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Aussie swim great Kieren Perkins warns of ‘human carnage’ following FINA’s new transgender policy

Australian swimming great Kieren Perkins has warned of possible ‘human massacre’ at community sports level after FINA – the world governing body – banned transgender participants from women’s sports this week as part of their new global policy.

Perkins, 48, who is now CEO of the Australian Sports Commission, said he supported FINA’s move “somewhat” but questioned whether sports organizations below the elite level will apply the same rules.

“The reality is that the Save Women’s Sport movement, which suggests that women’s sport is about to disappear because of a wave of transgender athletes, is incredibly false,” he told SEN Radio.

“But on the other hand, that there must be unrelenting, open competition for whatever gender you identify, is obviously going too far and misses the fairness argument around speed, strength and stamina.”

Perkins, a two-time Olympic gold medalist, went on to call out what he believes is a lack of transparency on the part of FINA.

Australian swimming great Kieren Perkins has warned of possible 'human massacre' at community sports level after FINA banned transgender participants from women's sports this week as part of their new global policy (pictured, with wife Karen)

Australian swimming great Kieren Perkins has warned of possible ‘human massacre’ at community sports level after FINA banned transgender participants from women’s sports this week as part of their new global policy (pictured, with wife Karen)

Perkins also stated that he feels sorry for transgender athletes such as American star athlete Lia Thomas, who in his eyes are

Perkins also stated that he feels sorry for transgender athletes such as American star athlete Lia Thomas, who in his eyes are “incredibly misunderstood.”

“FINA has been clear in their dialogue that they are talking about a very small microcosm, namely elite (sports),” he continued.

“What they’ve missed in recognizing that this is the billboard for sports, the main focus, and I’m very concerned that domestic leagues will accept that ruling and continue with it, regardless of the human carnage it causes in their local, domestic level.

‘I read that FINA has proved it about ‘science’. What evidence?

“Everything I’ve seen suggests we don’t really know for sure yet. When you talk to medical professionals who deal directly with this environment, there is no clarity without compromise with the science of it all.”

Australia currently has no elite transgender swimmers, with American college swimmer Lia Thomas seemingly the main reason for the FINA ruling.

Perkins also said he feels sorry for transgender athletes, who he says are “incredibly misunderstood.”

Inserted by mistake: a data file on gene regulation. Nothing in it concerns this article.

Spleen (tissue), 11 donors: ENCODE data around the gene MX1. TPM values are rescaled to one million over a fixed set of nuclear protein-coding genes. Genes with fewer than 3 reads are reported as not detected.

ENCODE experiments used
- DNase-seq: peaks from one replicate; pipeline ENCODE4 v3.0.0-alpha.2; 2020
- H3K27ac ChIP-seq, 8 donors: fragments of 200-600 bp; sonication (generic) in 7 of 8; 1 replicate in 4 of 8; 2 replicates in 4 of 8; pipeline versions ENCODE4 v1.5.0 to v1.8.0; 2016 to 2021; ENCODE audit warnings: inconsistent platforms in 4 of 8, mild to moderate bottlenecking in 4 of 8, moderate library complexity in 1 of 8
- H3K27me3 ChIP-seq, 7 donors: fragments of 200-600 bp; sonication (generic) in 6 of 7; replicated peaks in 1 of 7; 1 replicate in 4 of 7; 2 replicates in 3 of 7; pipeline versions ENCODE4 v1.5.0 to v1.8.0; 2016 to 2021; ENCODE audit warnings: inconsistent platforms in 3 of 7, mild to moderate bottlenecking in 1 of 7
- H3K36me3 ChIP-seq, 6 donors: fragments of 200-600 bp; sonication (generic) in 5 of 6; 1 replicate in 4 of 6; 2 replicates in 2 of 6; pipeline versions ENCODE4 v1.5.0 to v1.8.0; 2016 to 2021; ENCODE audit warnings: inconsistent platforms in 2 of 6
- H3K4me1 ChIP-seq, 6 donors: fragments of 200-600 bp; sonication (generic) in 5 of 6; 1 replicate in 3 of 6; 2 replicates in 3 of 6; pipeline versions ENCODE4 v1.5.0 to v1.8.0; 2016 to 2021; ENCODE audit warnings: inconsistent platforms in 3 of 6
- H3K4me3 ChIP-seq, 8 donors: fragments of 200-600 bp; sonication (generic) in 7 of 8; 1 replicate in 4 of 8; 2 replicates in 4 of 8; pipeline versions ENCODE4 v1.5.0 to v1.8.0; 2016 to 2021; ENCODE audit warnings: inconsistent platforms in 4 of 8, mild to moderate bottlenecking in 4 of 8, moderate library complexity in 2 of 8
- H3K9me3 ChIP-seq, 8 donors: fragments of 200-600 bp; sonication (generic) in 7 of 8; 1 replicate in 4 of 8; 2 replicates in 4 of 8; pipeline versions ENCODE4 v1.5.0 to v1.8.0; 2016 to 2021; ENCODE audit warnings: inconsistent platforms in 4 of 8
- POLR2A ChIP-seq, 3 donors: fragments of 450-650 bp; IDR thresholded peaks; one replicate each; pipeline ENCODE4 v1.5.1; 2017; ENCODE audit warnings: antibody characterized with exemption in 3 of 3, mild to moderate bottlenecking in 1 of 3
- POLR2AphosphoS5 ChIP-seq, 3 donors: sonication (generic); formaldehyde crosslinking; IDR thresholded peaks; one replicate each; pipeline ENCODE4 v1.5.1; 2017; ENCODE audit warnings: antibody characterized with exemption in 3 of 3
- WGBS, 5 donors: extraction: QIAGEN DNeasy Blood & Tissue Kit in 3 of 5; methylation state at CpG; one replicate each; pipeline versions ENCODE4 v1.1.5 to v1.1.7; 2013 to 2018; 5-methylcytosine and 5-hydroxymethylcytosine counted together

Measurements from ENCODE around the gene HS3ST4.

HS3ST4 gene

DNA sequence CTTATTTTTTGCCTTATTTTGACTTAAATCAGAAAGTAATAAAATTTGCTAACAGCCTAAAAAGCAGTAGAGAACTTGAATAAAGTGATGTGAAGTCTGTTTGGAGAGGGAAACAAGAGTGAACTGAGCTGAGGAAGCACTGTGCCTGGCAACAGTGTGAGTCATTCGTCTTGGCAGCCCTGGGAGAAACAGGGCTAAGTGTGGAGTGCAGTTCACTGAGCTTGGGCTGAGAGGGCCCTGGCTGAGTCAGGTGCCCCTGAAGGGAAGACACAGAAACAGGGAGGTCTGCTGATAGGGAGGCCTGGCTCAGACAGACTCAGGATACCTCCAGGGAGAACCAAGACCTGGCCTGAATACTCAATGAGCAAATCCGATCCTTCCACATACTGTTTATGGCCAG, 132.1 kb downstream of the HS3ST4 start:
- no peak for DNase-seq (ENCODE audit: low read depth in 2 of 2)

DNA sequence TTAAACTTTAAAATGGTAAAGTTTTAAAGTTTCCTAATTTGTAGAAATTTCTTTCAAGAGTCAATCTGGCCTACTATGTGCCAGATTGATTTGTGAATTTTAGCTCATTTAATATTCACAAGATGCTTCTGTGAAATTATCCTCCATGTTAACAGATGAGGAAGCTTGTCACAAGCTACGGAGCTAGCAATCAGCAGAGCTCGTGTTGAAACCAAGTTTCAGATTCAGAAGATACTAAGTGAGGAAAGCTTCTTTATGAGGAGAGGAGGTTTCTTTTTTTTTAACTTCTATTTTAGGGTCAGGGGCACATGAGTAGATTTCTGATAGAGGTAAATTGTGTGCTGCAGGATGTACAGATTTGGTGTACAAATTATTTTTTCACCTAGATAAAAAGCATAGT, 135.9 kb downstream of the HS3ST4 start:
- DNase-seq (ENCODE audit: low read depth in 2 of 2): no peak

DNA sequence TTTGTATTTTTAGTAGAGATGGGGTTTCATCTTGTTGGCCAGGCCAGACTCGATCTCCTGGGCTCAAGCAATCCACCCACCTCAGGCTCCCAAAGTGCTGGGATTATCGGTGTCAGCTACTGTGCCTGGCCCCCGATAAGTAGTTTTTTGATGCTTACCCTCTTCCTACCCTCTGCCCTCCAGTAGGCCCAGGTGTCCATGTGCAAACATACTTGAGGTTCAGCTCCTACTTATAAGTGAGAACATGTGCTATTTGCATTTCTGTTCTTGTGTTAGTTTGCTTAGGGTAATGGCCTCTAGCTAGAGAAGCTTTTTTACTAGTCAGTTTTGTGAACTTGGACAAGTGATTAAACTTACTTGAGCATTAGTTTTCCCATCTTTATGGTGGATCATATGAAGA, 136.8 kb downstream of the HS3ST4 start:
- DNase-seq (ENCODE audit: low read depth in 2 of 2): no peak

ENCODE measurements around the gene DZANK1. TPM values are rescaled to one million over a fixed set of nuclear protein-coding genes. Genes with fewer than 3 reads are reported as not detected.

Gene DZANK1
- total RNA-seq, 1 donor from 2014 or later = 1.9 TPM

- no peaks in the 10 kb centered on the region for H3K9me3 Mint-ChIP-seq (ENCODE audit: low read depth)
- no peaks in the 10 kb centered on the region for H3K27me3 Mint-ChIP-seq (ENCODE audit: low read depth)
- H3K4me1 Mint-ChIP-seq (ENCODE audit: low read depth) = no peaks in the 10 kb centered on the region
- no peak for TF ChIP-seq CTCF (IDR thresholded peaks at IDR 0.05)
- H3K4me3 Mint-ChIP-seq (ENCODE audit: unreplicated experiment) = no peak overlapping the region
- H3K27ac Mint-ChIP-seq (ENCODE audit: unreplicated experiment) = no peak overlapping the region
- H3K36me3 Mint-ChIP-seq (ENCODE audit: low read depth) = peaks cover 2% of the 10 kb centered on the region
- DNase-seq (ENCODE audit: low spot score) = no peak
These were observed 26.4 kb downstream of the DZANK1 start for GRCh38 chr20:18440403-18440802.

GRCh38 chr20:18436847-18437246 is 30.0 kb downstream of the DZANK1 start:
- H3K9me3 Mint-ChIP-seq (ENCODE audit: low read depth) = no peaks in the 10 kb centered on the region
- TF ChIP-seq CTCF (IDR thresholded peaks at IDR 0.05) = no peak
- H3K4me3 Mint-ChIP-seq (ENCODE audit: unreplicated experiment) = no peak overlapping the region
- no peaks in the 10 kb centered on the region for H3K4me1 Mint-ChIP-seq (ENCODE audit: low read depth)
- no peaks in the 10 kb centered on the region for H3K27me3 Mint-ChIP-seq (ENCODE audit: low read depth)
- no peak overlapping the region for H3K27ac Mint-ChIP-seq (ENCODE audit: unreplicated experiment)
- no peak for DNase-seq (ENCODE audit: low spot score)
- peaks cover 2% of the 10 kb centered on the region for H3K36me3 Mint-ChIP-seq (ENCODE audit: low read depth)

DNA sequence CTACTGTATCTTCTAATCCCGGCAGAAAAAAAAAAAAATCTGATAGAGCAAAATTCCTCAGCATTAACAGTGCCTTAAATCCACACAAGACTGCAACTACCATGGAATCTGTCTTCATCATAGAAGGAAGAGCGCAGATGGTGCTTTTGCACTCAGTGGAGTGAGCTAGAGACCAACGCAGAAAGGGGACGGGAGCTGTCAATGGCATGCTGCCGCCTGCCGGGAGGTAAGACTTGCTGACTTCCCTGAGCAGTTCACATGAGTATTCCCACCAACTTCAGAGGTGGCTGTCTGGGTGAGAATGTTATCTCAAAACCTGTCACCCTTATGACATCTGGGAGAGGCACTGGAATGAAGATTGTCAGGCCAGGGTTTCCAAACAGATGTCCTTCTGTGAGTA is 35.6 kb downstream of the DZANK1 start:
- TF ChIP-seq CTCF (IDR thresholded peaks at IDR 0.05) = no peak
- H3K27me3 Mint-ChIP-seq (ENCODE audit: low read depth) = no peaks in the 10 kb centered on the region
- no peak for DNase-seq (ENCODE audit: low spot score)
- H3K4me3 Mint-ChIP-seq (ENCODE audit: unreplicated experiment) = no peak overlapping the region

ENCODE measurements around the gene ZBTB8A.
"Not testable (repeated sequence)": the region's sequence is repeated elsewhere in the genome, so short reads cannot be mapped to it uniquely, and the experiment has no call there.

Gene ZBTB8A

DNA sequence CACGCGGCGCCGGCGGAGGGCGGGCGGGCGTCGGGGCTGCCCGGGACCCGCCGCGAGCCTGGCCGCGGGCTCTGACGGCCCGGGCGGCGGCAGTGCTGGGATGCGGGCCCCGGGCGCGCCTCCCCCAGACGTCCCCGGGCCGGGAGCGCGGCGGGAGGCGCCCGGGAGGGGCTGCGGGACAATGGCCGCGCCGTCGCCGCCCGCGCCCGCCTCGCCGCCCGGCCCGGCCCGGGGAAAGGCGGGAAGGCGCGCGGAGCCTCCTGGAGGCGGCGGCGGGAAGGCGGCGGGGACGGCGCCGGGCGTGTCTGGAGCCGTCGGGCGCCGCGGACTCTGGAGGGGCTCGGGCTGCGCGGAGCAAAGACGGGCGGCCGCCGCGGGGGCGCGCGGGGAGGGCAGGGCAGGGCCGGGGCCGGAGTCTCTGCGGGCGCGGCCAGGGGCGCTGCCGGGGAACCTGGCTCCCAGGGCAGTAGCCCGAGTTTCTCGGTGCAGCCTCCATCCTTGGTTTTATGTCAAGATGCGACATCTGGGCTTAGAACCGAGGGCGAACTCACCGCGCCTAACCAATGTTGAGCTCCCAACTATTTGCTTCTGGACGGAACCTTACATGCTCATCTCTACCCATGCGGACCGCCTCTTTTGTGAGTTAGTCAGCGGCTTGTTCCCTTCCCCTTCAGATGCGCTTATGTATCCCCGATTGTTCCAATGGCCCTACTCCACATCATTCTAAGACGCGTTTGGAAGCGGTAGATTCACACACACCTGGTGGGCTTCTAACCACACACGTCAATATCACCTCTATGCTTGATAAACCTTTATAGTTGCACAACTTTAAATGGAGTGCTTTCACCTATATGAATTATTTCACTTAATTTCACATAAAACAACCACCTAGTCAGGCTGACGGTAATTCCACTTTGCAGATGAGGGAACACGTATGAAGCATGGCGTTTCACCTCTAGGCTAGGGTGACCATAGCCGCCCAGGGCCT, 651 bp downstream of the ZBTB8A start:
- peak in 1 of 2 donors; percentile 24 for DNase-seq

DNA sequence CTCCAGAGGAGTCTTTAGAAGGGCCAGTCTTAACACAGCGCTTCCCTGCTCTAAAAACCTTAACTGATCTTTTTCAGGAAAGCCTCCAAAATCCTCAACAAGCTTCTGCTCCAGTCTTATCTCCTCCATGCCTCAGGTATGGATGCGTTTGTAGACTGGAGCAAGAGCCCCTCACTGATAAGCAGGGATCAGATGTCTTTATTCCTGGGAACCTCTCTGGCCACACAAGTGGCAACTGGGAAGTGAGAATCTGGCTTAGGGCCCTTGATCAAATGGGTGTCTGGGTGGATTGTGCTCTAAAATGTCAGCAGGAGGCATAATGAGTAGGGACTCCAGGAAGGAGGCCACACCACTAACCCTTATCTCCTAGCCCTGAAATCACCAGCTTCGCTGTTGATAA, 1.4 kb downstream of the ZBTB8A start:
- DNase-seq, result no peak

“What has deeply disappointed me in this dialogue is that we are having a very vociferous and extreme debate here about a section of society that is incredibly marginalized, incredibly misunderstood and already suffering from significant cases of mental health and suicide,” he said. .

Former Olympic swimmer Maddie Groves strongly opposed FINA's ruling on transgender athletes

Former Olympic swimmer Maddie Groves strongly opposed FINA’s ruling on transgender athletes

“FINA made this decision based on the fact that it looks like there could be one athlete in the whole world who could potentially get there. Meanwhile, transgender participation in sports ranks among the lowest of all sports demographics rated in Australia.

‘Now that the first stone has fallen, we can have that conversation again at a national level about how we are going to tackle this. I hope swimming in Australia can appeal to the community as a whole. At this point, with what FINA has announced, I don’t think they (FINA) are completely out of it yet.”

Fellow swimmers Cate Campbell and Emily Seebohm supported FINA’s decision, but ex-Olympic swimmer Maddie Groves strongly opposed the ruling.

“I hope that young girls around the world can continue to dream of becoming Olympic and world champions in a female category that prioritizes the competitive cornerstone of fairness,” said Campbell.

“However, it is also my hope that a young child of different genders can walk into a swimming club and feel the same level of acceptance as a nine-year-old immigrant child from Africa all those years ago.”

Australian swimming champion Emily Seebohm backed decision to ban transgender athletes from competing against biological women

Australian swimming champion Emily Seebohm backed decision to ban transgender athletes from competing against biological women

Fellow Aussie swimmer Cate Campbell said she wanted trans athletes to be part of the wider swimming community but said the 'cornerstone of fairness' had to be maintained

Fellow Aussie swimmer Cate Campbell said she wanted trans athletes to be part of the wider swimming community but said the ‘cornerstone of fairness’ had to be maintained

Groves replied to Campbell on Twitter, “So you forbid them to compete with their peers? Are you okay with excluding an already marginalized group? Really accept.

“There are already gender-diverse people in the swim and I suspect they don’t feel very accepted (at the moment). Shame on anyone who supports this discriminatory and unscientific decision.’

Rugby league this week also banned transgender athletes at NRL and NRLW levels, while Rugby Australia has a 12-step procedure for transgender players wishing to play in community-level competitions.

Football NSW told the Sydney Morning Herald that formal policies on transgender, intersex and non-binary participation are being refined, with their current position to ‘facilitate participation based on the gender the person identifies with’.

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